Today more than ever, quality control equipment, and color spectrometers in particular, play a paramount role in providing plastics manufacturers a competitive edge by helping to keep production costs low, quality levels high and the amount of product rejects to a minimum.
Spectrophotometers for Color Quality Control
Spectral technology has been used by quality control engineers for assuring plastics coloring for many years. But despite the tremendous technological improvements in color spectrometers, existing bench-top and handheld spectrometers are hindered by design limitations that impede product-line integration and keep system costs high. To date, spectrometer manufacturers have not succeeded in designing a cost-effective spectrometer that enables in-line and real-time applications for color quality control.
Furthermore, as color spectrophotometer systems are highly sensitive, plastics and injection molding quality control frequently takes place in laboratories away from the processing lines under the supervision of highly trained personnel, oftentimes requiring frequent recalibration, specific lighting and even physical contact with the measured part. And even in plastics factories where quality control is performed on the production line, existing color spectrometers are expensive, cumbersome, limited in their applications and do not perform in-line adjustments to the production process.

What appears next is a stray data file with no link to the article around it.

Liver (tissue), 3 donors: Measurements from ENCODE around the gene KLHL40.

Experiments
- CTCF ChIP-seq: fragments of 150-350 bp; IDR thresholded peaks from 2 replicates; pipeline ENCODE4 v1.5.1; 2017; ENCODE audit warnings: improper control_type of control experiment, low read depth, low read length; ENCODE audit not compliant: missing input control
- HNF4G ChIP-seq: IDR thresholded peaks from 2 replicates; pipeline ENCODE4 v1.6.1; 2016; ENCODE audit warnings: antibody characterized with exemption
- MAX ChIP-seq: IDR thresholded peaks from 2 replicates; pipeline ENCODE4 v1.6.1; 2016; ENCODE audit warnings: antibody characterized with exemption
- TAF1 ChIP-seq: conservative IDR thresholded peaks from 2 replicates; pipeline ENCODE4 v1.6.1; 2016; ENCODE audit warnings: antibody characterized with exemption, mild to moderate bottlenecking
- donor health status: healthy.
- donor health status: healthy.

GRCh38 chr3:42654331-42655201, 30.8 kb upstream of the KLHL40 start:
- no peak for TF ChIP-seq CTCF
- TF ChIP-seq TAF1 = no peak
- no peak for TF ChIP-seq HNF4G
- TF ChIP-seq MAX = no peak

Optical Probes Used for Color Spectrophotometers
One of the primary detractors and limitations of the popular spectrometers available today are the optical probes used. Essentially, each probe is in effect its own spectrometer. A single spectrometer is associated with a single probe or test application, and multiple spectrometers are thereby required to test multiple parameters. As effective color quality control testing involves much more than just color, but also must consider haze, transparency and opacity, existing spectrometers have become a costly financial burden on the factories looking for a well-rounded solution for performing effective color quality assurance on plastics.
A New Color Spectrophotometer
To address the challenges of improving plastics color quality control and minimizing product rejects, while at the same time maintaining production efficiency (and minimizing the drain on masterbatch inventory), an Israel based company has developed a versatile color spectrometer that integrates within the production line and opens up the possibility of real-time analysis for all new plastic products.